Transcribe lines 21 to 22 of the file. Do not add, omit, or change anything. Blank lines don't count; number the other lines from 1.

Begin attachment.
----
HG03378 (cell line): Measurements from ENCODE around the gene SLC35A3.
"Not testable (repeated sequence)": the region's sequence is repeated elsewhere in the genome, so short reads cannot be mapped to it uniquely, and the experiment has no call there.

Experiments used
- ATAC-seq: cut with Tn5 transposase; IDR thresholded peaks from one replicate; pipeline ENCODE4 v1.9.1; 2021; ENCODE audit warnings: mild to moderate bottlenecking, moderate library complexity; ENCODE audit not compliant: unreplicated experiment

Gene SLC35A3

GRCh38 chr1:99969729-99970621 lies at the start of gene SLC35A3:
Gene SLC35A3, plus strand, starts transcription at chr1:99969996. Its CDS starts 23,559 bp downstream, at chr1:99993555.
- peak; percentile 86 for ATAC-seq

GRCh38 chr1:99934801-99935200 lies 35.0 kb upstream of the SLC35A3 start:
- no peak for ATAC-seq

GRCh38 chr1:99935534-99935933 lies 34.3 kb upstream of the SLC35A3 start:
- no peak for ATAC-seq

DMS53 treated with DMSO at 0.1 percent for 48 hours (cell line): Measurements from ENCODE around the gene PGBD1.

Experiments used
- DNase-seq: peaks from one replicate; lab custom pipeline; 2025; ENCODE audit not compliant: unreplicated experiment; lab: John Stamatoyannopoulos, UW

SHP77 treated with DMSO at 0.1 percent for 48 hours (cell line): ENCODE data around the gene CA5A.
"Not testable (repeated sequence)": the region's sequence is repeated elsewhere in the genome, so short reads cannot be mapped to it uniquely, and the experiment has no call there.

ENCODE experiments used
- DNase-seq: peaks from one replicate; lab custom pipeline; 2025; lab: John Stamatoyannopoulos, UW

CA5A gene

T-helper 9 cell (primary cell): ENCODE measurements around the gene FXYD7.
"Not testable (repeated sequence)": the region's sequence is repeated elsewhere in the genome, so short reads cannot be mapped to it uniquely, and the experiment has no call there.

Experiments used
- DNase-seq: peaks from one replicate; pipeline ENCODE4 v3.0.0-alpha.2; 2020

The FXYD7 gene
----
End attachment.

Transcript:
T-helper 9 cell (primary cell): ENCODE measurements around the gene FXYD7.
"Not testable (repeated sequence)": the region's sequence is repeated elsewhere in the genome, so short reads cannot be mapped to it uniquely, and the experiment has no call there.